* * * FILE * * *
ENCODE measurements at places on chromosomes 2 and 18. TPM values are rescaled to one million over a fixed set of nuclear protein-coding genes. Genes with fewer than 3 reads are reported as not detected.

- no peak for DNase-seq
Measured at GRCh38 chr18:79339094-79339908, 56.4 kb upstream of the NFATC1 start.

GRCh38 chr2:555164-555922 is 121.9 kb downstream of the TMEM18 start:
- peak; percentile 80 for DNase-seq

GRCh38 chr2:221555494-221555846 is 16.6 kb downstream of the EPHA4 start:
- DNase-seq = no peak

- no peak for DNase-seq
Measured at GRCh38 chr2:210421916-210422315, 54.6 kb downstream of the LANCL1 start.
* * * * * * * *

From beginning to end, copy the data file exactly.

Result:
ENCODE measurements at places on chromosomes 2 and 18. TPM values are rescaled to one million over a fixed set of nuclear protein-coding genes. Genes with fewer than 3 reads are reported as not detected.

- no peak for DNase-seq
Measured at GRCh38 chr18:79339094-79339908, 56.4 kb upstream of the NFATC1 start.

GRCh38 chr2:555164-555922 is 121.9 kb downstream of the TMEM18 start:
- peak; percentile 80 for DNase-seq

GRCh38 chr2:221555494-221555846 is 16.6 kb downstream of the EPHA4 start:
- DNase-seq = no peak

- no peak for DNase-seq
Measured at GRCh38 chr2:210421916-210422315, 54.6 kb downstream of the LANCL1 start.